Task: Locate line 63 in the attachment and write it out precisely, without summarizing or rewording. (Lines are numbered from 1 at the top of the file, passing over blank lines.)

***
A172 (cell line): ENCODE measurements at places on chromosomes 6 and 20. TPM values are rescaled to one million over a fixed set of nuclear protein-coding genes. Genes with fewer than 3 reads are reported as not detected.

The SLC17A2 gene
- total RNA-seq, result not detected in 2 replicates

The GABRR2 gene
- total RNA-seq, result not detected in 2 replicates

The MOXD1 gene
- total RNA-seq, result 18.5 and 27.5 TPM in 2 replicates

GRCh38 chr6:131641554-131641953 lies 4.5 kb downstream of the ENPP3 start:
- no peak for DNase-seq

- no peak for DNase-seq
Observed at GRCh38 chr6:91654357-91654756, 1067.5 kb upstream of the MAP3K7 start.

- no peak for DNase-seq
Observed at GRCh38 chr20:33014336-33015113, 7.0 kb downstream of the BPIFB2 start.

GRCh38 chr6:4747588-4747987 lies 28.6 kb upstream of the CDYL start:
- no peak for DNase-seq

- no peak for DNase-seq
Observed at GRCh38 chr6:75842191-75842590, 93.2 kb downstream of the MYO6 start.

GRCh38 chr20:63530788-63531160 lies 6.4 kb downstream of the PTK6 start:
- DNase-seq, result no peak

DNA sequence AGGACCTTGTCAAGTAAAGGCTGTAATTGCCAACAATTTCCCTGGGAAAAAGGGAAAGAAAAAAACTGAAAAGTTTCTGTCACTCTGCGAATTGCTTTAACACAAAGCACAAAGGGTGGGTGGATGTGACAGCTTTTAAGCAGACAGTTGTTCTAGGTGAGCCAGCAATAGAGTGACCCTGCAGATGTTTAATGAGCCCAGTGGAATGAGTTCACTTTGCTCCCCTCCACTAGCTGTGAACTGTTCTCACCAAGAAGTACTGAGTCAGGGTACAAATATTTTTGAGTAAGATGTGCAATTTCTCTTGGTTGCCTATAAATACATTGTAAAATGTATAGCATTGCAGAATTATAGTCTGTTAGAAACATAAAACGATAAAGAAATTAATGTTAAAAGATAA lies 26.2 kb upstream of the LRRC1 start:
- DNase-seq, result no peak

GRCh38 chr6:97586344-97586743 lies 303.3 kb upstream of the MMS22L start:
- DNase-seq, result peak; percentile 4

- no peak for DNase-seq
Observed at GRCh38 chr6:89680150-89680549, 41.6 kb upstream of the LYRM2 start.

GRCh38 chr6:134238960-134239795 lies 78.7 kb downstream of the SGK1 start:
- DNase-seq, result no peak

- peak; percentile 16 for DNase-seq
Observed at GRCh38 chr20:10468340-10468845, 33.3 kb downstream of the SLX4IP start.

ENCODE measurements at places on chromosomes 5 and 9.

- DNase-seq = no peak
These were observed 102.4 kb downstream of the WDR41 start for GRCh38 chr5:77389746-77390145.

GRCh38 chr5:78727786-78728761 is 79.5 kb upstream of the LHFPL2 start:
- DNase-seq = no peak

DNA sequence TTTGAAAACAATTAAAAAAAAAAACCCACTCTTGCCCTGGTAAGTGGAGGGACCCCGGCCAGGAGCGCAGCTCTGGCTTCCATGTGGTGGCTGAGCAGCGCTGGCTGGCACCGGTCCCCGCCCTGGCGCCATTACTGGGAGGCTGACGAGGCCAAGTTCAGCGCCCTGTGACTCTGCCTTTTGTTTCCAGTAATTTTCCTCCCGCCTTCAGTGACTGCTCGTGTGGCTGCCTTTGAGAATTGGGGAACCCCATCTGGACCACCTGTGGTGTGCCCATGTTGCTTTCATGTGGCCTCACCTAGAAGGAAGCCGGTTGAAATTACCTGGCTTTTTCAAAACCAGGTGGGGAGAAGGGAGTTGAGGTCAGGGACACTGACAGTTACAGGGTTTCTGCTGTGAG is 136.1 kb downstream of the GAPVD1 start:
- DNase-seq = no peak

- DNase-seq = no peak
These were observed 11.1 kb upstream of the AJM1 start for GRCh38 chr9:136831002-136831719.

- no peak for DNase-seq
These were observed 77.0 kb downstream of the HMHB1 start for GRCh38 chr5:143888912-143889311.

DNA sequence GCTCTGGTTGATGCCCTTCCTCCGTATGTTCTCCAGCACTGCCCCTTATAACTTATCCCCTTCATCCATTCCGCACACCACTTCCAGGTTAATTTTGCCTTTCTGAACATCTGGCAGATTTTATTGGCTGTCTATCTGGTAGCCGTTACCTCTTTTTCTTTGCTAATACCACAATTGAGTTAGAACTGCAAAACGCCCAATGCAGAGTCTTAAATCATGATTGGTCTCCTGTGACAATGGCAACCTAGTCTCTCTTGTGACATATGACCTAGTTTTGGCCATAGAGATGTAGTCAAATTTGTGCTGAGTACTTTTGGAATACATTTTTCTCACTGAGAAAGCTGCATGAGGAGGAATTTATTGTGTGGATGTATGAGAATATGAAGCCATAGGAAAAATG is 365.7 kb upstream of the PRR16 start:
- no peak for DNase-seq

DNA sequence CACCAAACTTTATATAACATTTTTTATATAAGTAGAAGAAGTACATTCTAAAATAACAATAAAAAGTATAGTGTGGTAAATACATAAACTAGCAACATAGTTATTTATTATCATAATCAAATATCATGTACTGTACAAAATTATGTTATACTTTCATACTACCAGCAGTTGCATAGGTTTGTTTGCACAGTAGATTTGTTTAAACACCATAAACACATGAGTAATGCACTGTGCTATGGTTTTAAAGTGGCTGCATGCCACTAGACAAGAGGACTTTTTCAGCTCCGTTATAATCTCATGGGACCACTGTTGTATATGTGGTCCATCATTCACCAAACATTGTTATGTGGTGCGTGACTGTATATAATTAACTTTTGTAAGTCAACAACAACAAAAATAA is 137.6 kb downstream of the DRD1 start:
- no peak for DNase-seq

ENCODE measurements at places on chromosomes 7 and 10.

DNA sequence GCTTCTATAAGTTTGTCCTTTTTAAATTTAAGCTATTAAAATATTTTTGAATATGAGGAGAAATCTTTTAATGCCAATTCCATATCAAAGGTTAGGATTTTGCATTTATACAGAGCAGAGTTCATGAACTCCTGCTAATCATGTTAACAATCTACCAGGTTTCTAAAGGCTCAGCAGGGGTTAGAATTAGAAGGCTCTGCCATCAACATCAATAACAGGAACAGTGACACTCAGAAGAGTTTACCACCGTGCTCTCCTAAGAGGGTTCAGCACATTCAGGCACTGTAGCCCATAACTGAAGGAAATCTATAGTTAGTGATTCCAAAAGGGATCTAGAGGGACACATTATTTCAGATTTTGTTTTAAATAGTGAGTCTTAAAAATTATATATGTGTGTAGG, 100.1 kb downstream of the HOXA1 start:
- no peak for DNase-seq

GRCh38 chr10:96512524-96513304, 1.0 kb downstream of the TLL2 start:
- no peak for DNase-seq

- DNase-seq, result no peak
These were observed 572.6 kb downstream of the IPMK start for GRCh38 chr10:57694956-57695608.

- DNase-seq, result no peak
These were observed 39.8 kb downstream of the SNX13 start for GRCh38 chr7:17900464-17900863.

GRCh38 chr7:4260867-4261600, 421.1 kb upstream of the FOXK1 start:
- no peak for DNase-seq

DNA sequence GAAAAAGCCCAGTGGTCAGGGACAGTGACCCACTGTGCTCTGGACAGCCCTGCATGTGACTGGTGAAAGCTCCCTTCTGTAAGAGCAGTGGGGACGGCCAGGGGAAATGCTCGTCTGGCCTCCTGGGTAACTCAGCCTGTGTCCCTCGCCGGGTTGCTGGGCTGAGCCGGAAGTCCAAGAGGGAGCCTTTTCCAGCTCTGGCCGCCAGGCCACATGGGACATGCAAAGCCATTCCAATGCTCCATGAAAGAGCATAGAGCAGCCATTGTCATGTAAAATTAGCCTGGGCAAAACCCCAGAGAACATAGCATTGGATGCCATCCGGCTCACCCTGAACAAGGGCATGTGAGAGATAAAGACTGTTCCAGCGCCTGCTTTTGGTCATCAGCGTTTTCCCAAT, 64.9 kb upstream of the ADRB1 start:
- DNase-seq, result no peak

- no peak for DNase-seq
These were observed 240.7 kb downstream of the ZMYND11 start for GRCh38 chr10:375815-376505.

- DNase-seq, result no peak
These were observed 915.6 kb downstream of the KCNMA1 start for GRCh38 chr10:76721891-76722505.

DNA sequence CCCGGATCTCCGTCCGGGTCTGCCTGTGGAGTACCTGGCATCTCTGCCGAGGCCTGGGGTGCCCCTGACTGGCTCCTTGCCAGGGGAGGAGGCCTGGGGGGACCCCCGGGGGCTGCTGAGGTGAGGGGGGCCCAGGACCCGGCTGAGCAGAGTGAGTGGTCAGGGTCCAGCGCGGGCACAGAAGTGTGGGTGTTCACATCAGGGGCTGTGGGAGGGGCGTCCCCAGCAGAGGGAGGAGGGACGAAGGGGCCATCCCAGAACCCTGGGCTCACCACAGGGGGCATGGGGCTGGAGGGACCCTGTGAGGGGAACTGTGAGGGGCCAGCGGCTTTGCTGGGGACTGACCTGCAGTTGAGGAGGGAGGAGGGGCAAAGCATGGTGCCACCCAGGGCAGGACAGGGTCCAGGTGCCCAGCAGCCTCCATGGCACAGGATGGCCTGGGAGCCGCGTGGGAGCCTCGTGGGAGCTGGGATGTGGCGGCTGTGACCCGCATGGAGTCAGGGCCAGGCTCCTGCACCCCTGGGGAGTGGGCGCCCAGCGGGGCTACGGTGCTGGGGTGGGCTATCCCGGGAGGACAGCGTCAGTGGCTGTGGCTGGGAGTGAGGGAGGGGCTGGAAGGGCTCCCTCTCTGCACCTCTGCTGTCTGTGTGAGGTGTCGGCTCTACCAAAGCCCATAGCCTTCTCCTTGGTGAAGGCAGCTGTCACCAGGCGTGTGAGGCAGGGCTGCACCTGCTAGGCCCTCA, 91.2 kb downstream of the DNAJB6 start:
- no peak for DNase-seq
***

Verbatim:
- no peak for DNase-seq